As Rioting Rocks US, BET Founder Pushes for Staggering Amount Paid in Reparations


In a country deluged with images of looters stealing untold millions of goods from law-abiding store owners, “wealth transfer” is probably not what Americans want to talk about.

But that didn’t stop Robert Johnson, the founder of Black Entertainment Television and one of the wealthiest African-Americans in the country, from taking to CNBC on Monday to propose the government pay a breathtaking $14 trillion in reparations to the “descendants of slaves” — more than 150 years after the institution of slavery was abolished.

And Johnson made clear he wasn’t referring to some new, namby-pamby feel-good liberal program. He means hard money — the kind that taxpayers earn every day.

“I’m talking about cash,” Johnson told the program “Squawk Box,” according to CNBC. “We are a society based on wealth. That’s the foundation of capitalism.”

Actually, as an astonishingly successful entrepreneur himself, Johnson should know full well that the foundation of capitalism is creation, not cash.

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It takes brains to create an idea — say, like Black Entertainment Television. And it takes hard work and determination to bring that idea to a profitable fruition, as Johnson proved when Viacom purchased BET for $3 billion in 2001.

The sale made Johnson the first black billionaire in the United States, according to CNBC. His net worth is reportedly much lower now — about $550 million — but considerably more than the average American.

His own first-hand knowledge of the benefits of American capitalism hasn’t stopped Johnson from calling for reparations before (he told CNBC he’s advocated for it since at least year), but the current climate of crisis after the case of George Floyd, the black man who died May 25 in Minneapolis after a police officer knelt on his neck for roughly nine minutes during an arrest, has provided a new spur.

“The questions being asked today, in light of the alleged inexplicable murder of George Floyd, are how do we bring unity to this nation and how do we provide justice on behalf of Mr. Floyd and his family,” Johnson wrote in an RLJ Companies statement published by PR Newswire.

Do you think a majority of Americans will ever support reparations for slavery?

Justice for Floyd will come through the court system, Johnson wrote. The man accused in his death, now-former Minneapolis Police Officer Derek Chauvin, is charged with third-degree murder and second-degree manslaughter.

But “unity to this nation” is a different matter, according to Johnson. And that’s going to take money — a lot of it. According to the financial website The Balance, $14 trillion is about two-thirds the current gross domestic product of the United States.

It would also require the consent of the American people — and judging by the opposition the idea of reparations has generated before (including among black conservatives), and the fact that Republican members of Congress, at least, can be counted on to stand against it, the chance of Johnson’s call being answered in the affirmative is pretty close to zero.

That hasn’t stopped it from generating a heated response on social media, of course. It’s safe to say the idea is not popular with the majority of the country:

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That last tweet, “I never owned any slaves, so don’t ask me to pay into it,” is no doubt where most sane Americans would stand on the subject.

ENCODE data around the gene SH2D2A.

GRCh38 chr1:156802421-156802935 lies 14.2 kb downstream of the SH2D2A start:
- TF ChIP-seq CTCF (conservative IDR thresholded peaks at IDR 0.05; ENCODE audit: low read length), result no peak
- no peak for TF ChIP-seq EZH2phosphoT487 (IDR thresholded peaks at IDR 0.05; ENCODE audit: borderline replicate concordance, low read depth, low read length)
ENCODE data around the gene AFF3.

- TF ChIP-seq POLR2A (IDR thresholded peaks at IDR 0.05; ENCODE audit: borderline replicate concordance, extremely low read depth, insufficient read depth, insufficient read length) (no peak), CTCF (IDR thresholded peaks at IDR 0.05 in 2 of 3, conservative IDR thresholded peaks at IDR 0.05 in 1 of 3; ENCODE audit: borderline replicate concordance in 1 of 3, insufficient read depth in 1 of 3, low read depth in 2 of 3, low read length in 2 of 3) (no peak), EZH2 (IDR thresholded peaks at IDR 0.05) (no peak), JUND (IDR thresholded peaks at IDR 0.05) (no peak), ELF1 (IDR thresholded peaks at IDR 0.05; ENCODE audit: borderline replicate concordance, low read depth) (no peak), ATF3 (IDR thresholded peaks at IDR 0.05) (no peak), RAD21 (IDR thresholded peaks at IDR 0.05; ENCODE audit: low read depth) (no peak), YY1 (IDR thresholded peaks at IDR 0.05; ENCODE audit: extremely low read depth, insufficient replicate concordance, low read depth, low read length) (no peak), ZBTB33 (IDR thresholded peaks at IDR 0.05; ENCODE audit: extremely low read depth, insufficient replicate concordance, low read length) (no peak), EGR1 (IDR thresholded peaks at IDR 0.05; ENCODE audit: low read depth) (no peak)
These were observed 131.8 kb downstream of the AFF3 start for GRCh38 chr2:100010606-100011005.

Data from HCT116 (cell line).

Leave aside the question of who would be on the receiving end of reparations for slavery (would a man with Johnson’s net worth qualify?), and whether any human being is owed some sort of recompense of the sufferings of the ancestors. There’s no moral or practical argument to be made for charging living Americans for the sins of those who lived in the country before them.

When most Americans last heard from Johnson, he was criticizing former Vice President Joe Biden for the presumptive Democratic candidate’s statement that if a black person couldn’t decide whether to support Biden or Trump, “you ain’t black.”

“He should spend the rest of his campaign apologizing to every Black person he meets,”  Johnson said in a statement reported by Fox News on May 22.

That and his previously publicized praise for President Donald Trump might have made Johnson sound like one of the good guys in the current culture war leading up to November’s election. His “Squawk Box” statement about reparations had exactly the opposite effect.

And it’s the kind of statement that will reach middle Americans, who might not be Trump supporters but also aren’t sure they trust Democrats (the party of leftist lunatics like Alexandria Ocasio Cortez, among others). And it will push those middle Americans more firmly into the president’s corner as the vote nears.

The fact that Johnson’s call is coming at the exact time Americans are watching on television as looting runs wild in the streets, giving a first-hand look at what the forcible transfer of wealth actually looks like, pretty much dooms it from the get-go.

It’s an idea that deserves to die — and die fast.

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Joe has spent more than 30 years as a reporter, copy editor and metro desk editor in newsrooms in Pennsylvania, West Virginia and Florida. He's been with Liftable Media since 2015.
Joe has spent more than 30 years as a reporter, copy editor and metro editor in newsrooms in Pennsylvania, West Virginia and Florida. He's been with Liftable Media since 2015. Largely a product of Catholic schools, who discovered Ayn Rand in college, Joe is a lifelong newspaperman who learned enough about the trade to be skeptical of every word ever written. He was also lucky enough to have a job that didn't need a printing press to do it.